Anna Douglass Smith (C’20) uses pop-art language to express vibrant personality

Anna Douglass Smith’s (C’20) depiction of the American flag through a pop-art lens.

By Oliver Heffron
Contributing Writer

Anna Douglass Smith (C’20), a senior studio-art major at Sewanee, manifests her vibrant personality and feminine artistic vision through the mediums of acrylic paint and collage. If asked by an art critic, Smith would describe her work as “figures communicated through a pop-art language.” If asked by curious child, she would explain “My work is fun, has sparkles, and is pink!” You can find Anna’s curated instagram gallery 

Smith did not always know she would be an artist. When she arrived at Sewanee in the fall of 2016, she planned to be an art history major with a minor in studio-art. However, her teachers and peers saw too much talent in her work for her to not pursue an art major. Smith explained her major influence for switching majors: “My friend Relly King (C’18) encouraged me to focus on my work and switch majors. She was a major influence pushing me towards pursuing my passion.” 

In the changing landscape of media and marketability in the 21st century, Smith drew inspiration from a successful artist, Ashley Longshore (@ashleylongshoreart), for how to distribute her art while in college. Longshore uses her Instagram as her gallery, selling her art directly to her friends. Smith started her own Instagram gallery ( to promote and sell her work. The results have been phenomenal, receiving around 100 commissions directly through her Instagram.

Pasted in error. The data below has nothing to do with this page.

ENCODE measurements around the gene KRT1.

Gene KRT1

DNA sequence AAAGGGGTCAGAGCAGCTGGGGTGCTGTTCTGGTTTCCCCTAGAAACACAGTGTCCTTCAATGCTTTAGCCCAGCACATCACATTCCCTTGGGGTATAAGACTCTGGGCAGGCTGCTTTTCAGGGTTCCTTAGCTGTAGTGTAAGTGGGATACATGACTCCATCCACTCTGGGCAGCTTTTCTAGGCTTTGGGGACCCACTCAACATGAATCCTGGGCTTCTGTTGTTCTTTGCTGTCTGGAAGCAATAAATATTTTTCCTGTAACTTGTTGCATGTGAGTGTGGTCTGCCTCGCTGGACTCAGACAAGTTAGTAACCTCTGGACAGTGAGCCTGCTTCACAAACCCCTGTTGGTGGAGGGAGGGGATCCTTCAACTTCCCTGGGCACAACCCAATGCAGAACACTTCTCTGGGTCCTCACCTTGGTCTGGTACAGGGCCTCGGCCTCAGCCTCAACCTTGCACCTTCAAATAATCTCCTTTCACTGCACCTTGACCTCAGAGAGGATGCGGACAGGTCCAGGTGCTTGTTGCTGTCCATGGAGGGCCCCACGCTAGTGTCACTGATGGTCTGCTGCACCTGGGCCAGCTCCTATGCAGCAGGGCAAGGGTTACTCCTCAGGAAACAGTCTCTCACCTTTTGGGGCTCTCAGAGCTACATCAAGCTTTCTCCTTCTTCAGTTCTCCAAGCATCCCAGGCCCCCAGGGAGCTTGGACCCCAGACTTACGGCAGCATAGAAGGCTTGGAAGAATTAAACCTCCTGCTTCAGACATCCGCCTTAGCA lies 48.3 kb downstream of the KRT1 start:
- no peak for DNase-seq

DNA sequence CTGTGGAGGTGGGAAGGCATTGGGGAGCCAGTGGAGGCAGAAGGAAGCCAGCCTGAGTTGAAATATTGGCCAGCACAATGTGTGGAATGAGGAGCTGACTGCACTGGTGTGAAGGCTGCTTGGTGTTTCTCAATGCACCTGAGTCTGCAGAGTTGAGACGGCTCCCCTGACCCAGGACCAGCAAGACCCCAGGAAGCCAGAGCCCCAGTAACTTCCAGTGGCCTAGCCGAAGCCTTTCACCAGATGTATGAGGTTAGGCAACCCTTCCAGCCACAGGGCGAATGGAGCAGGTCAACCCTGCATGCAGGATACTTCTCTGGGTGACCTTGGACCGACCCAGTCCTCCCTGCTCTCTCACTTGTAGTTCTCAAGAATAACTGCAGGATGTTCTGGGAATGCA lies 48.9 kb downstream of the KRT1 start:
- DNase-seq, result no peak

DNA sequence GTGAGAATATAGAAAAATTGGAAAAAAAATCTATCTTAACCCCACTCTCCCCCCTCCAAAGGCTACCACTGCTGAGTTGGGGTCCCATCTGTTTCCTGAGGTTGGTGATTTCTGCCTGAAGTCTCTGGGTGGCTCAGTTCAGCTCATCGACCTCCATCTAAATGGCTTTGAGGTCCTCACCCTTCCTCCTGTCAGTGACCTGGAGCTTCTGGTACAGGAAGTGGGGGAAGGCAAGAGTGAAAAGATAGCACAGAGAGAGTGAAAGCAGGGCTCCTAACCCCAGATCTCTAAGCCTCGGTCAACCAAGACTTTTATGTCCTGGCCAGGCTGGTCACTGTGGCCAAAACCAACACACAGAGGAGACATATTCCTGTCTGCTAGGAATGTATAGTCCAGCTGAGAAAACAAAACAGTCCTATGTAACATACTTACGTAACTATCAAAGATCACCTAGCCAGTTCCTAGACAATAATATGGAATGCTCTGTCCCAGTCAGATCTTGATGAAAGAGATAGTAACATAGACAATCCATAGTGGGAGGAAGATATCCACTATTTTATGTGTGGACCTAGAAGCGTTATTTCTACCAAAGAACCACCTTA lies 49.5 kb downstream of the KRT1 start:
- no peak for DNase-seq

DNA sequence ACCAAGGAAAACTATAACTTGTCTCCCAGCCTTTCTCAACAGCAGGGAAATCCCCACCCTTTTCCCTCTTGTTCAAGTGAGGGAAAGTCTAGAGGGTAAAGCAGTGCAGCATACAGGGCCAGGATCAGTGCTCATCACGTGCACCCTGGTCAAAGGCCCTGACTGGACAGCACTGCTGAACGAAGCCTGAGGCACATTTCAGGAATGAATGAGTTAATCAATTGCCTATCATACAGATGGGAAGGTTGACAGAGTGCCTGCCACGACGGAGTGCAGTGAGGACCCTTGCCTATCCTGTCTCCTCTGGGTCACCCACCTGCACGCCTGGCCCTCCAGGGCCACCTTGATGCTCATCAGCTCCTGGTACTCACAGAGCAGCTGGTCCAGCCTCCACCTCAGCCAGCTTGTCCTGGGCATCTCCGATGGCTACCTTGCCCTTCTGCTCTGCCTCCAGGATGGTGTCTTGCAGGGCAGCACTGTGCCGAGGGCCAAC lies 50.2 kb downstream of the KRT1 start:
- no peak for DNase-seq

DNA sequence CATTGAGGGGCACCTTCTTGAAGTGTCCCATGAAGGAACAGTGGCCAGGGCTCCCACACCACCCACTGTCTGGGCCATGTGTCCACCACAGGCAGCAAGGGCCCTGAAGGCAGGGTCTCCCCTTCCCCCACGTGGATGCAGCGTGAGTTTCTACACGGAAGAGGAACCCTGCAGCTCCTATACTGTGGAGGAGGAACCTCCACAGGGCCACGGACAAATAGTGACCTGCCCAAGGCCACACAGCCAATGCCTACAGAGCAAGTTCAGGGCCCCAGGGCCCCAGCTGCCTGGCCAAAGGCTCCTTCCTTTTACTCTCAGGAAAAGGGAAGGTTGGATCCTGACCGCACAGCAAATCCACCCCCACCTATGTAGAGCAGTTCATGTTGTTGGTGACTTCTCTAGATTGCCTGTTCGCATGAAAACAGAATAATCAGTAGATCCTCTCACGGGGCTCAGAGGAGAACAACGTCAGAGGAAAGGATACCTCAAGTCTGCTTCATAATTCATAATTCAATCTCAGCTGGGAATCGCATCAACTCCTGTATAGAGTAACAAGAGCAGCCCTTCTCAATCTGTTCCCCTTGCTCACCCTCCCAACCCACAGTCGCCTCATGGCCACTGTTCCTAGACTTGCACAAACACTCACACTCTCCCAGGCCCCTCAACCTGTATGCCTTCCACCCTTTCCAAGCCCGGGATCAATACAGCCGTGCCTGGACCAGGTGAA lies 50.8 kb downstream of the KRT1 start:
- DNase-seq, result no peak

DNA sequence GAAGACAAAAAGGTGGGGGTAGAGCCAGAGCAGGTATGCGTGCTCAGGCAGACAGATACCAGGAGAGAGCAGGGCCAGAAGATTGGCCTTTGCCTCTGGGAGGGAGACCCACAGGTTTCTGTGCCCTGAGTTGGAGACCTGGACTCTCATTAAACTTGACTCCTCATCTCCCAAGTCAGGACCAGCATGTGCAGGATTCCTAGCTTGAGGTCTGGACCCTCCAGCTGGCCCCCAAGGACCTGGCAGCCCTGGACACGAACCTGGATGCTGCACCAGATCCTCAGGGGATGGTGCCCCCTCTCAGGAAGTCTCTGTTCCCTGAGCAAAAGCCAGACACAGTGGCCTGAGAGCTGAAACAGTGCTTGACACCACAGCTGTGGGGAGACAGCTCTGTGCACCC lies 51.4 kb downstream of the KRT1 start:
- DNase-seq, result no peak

Smith explained, “Since I am in school and don’t have the time to promote my work as a professional artist works, the Instagram gallery has been extremely useful in my work’s progression.”

After switching majors and committing herself to her artistic progression, Smith has been using her time outside Sewanee to expand her knowledge of the art world. In the summer of 2018, Smith took traditional painting classes at Parsons School of Design at the New School in New York City. 

She spent last summer working at the Guarisco Gallery in Washington D.C., where she grew a new appreciation for the gallery curation process. Smith describes, “My experiences the last few summers, and my study-abroad trip to Florence, opened my eyes to the vast appreciation and respect for art there is around the world and encouraged me to keep pursuing a career in art.” 

Through learning the traditional forms of Michelangelo and Van Gogh at Parsons, Smith gained more clarity on her specific artistic voice. She cites many influences, but most importantly the contemporary visual-artist Mickalene Thomas: “Thomas’ work is extremely influential in my choosing of female subject matters and presenting them through a pop-art lense”. 

In a recent art class, Smith was charged with depicting the American flag during a “Mad-lib” exercise, in which students must create a chosen image without prior knowledge of what it will be. Smith explains the difficulty of the situation: “The color and neat imagery of the stars and stripes could not be further from my artistic impulse, so I was forced to make the pattern my own.” 

What resulted was one of Smith’s favorite paintings she has made, and an eye-opening experience: “I realized the power of taking a celebrated image and running it through my creative process, how it reveals a lot about my personal imprint.” 

With just a few finger slides through the Instagram gallery, any viewer will find an abundance of colorful acrylic paintings of powerful female subjects jumping off the screen. They will also find a collection of intricate collages, a medium Smith enjoys immensely: “I would have to say my favorite medium at the moment is collages. I love the process of taking old, discarded images and synthesizing them to create something completely new and different.”